This editorial first appeared in the Fairbanks Daily News-Miner:
As the Legislature rolls toward reformation of Alaska’s oil tax system, opponents are laying down spike strips left and right. Most of these obstacles have failed to deflate the momentum behind Senate Bill 21, the Legislature’s most recent effort to lower oil taxes, and for good reasons. Consider some of the arguments and responses:
• ”Alaska’s current taxes already are competitive in the world.” There are some in Alaska who continue to make this claim, but the expert consulting firms hired by the administration and the Legislature under both pro- and anti-reform camps during the past few years have been clear — Alaska’s tax system is not competitive in the world.
• “There’s no guarantee that oil companies will produce more oil in Alaska if we cut their taxes.” True enough.
However, let’s turn this around. Can the opponents of the tax reform bill guarantee that Alaska will be better off if we continue down the present path?
No, they can’t, nor should they be asked to. No one should be held to such a standard to “win” the debate. Companies today can’t guarantee what they’ll do in decades to come. Neither can the state Legislature. The situation requires that we judge policies that will likely have a wide range of possible results; demanding a solution with an ironclad outcome will result in no action.
A vast amount of wealth is at stake. The tax cut will put Alaska’s budget into deficit — the precise amount can’t be known, but it’s certain to be many hundreds of millions of dollars. Yet that will happen anyway in a few years if nothing changes. We must start working today to prevent that outcome.
• ”North Slope oil work is growing under the current tax regime.” Yes, employment and other expenditures are up, but nothing like they are in other oil-producing regions of the United States, where high oil prices and new technology have created a phenomenal boom.
And North Slope production continues to decline rapidly while elsewhere it is growing.
It’s comforting that parts of the oil industry are busy, but oil jobs alone don’t do much for the state government’s long-term financial problems.
• ”Why not at least put a conditional sunset clause in the tax breaks so they remain in law only if oil production matches the present level on a certain future date?” The North Slope’s three large companies all likely would have to boost production to meet any such target. If one or two did not invest or if any ran into permitting delays, lawsuits or other obstacles, production could fall short of the peg. The uncertainty inherent in such a sunset clause would kill the investment by individual companies that it hopes to encourage.
• ”The Senate’s passage of SB21 was corrupted by ‘yes’ votes from two Republican senators employed by ConocoPhillips.” The company, whose tax bill would decline dramatically if the legislation passes, employs Sens. Kevin Meyer of Anchorage and Peter Micciche of Soldotna. The senators asked to be excused, but their colleagues wouldn’t let them off the hook. This system is not a corrupted process; it’s necessary to prevent legislators from avoiding controversial votes.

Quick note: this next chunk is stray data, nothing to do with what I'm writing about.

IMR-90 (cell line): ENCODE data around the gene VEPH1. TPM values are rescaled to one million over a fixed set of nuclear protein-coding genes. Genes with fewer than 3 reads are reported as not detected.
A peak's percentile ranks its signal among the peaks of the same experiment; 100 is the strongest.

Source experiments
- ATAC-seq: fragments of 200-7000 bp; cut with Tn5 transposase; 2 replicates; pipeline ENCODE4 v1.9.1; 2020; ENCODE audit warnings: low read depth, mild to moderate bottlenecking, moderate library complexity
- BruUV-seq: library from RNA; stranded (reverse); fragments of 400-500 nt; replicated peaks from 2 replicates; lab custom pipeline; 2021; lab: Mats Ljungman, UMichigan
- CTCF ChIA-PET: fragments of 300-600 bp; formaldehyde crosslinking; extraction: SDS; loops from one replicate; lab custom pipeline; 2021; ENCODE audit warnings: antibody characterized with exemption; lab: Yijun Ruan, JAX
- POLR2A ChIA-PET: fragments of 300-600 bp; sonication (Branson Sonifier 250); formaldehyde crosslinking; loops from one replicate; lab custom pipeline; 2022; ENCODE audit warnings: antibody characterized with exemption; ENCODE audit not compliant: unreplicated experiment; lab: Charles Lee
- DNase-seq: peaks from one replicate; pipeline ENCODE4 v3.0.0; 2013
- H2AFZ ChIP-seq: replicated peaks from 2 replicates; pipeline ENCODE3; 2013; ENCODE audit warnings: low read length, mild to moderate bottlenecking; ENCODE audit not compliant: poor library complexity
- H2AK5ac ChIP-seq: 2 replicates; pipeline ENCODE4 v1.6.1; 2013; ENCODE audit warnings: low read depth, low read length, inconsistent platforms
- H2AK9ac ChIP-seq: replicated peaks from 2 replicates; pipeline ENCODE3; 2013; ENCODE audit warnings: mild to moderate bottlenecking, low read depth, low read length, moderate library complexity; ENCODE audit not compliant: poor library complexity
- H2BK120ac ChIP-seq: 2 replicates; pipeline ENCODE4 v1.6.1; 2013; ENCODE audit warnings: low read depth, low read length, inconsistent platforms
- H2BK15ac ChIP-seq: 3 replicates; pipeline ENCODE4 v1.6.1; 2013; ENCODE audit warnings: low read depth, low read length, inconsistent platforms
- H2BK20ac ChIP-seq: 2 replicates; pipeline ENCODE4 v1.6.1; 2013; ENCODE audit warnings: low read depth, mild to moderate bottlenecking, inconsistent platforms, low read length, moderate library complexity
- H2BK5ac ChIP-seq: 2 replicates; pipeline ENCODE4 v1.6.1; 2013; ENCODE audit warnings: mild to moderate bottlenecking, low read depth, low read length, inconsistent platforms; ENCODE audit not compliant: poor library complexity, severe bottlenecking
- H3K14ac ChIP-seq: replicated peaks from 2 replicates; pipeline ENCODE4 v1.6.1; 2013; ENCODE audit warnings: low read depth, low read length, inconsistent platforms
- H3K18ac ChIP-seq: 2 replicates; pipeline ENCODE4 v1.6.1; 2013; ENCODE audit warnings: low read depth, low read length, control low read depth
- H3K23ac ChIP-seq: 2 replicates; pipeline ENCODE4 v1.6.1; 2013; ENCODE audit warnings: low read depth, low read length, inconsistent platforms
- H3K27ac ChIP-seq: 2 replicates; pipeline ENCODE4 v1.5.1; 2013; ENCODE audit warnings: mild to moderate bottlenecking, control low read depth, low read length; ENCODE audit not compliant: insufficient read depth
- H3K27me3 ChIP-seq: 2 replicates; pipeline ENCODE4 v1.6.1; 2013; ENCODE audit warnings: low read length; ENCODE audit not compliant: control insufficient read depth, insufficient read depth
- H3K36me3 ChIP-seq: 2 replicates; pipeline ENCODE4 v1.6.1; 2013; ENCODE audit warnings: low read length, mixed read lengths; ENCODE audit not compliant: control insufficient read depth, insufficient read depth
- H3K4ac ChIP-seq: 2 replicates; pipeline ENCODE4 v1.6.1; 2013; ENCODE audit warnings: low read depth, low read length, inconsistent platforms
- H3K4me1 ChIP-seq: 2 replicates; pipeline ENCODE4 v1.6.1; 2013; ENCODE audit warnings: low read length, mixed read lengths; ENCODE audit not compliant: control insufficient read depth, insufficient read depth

We all knew such votes were coming this session. Oil taxation was the campaign issue in November, and yet the voters in Anchorage and the Kenai Peninsula elected these senators. If the voters had not elected Meyer and Micciche, they probably would have elected people with similar views. It’s too convenient to demand now that senators representing tens of thousands of Alaskans be barred from, in fact, representing their constituents.
In addition, a legislative ethics review concluded that Micciche’s interest in the issue was no different than any other industry worker. This is the case with almost every Alaskan, because the oil industry and state government fuel so much of the economy.
• “North Slope oil production declined steadily even during periods of low taxation, and lowering taxes won’t change that decline.” In fact, production would have declined much more sharply if it weren’t for massive investments during years of lower taxation that extended the life of North Slope fields. Those investments weren’t enough to reverse the decline, but they helped stem it.
Now, the major companies are flush with cash to invest, and they could be putting it into the North Slope; however, because better opportunities exist elsewhere, their efforts in Alaska have been relatively modest.
Pedro Van Meurs, a consultant last year for the Senate bipartisan majority that opposed full-scale oil tax reform, explained it simply enough: “The three major oil companies are in a ‘harvesting mode,’ which means their main objective is drawing cash out of Alaska to invest elsewhere.
The reasons for this are: No large and attractive projects available in Alaska under current fiscal terms for major oil companies (and) attractive opportunities outside Alaska.”
We can change that by using our tax policy as a tool. Let’s make it work for us rather than against us.